From here, a steady poddle back along the riverbank, past the sailing club and over the field to the skatepark and back to the car.

Today, hardly a comment, friendly, hostile or otherwise. The Coker has taken me over stuff that I wouldn’t even try on the 700c (with the current skinny tyre, at any rate) and along sections that would be excruciatingly boring on the 26. This is what the Coker’s for.

And the bits I missed out:

I passed two attractive lady bicyclists. One was demurely dressed. The other had her goods on display. I could have said, “If you’re selling those puppies, I’ll have the one with the pink nose.” I didn’t.

I passed several canoeists. I could have said, “Let’s see you do an Eskimo roll.” I didn’t.

I passed someone in a C1 canoe. I could have said, “Where’s your other paddle?” I didn’t.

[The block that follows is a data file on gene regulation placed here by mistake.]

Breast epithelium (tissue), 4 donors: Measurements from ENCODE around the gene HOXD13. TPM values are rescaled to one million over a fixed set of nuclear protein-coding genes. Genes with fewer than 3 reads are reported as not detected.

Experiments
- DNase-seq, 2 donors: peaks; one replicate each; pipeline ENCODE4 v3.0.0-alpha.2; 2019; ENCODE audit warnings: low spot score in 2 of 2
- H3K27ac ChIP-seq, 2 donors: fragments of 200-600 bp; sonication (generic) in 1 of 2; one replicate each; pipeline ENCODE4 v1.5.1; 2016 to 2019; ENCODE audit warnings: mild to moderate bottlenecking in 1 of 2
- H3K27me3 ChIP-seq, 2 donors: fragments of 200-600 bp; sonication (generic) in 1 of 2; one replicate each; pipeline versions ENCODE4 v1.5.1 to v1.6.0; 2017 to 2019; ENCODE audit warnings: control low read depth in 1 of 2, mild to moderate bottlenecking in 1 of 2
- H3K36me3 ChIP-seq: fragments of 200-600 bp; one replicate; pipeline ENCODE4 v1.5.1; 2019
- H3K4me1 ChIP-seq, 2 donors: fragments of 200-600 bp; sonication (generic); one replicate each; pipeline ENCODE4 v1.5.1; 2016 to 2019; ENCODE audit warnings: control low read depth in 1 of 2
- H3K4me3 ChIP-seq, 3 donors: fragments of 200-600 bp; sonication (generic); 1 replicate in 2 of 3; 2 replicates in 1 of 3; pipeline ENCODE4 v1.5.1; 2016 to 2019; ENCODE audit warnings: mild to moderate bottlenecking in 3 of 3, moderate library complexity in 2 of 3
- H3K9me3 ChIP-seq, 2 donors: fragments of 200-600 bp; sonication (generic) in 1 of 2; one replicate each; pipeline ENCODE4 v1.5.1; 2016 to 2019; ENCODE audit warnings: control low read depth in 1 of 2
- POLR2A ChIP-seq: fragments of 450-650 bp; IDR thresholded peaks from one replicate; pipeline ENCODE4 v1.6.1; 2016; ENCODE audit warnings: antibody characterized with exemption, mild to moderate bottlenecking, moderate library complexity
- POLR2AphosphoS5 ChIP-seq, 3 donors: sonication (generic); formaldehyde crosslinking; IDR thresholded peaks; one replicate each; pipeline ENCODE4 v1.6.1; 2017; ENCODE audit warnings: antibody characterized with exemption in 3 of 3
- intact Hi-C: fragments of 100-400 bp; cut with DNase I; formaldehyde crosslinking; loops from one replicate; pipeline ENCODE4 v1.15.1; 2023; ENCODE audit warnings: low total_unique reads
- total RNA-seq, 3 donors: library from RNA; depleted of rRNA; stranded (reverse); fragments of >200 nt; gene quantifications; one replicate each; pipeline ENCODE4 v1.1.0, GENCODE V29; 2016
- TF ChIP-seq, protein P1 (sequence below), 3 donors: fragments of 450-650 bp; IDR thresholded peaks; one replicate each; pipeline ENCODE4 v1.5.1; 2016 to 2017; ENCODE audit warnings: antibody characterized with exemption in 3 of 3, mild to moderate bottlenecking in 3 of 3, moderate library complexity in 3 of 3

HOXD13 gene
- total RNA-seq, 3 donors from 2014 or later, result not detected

I passed a few joggers. I could have said, “That looks like hard work.” I didn’t.

I passed a very fat man, jogging. I could have said, “I bet you’re regretting all those pies now.” I didn’t.

I saw several anglers and didn’t ask any of them if they’d drowned any good maggots recently.

You see, you can’t always help what thoughts come into your mind, but you don’t have to say them out loud. Is that so difficult?

Anyway, the Coker stays, for now.

:smiley: :smiley: :smiley:

I’m so sad that by the time I can get out on the uni in the evening it’s too dark to ride along the prom.

the 29er is religated to the weekends and I’m practicing my hopping on the street outside my house. Perhaps by the time it’s summer again, I’ll have actually plucked up the currage to actually hop up the curb.

At least I can ride vicariously via your posts Mikefule.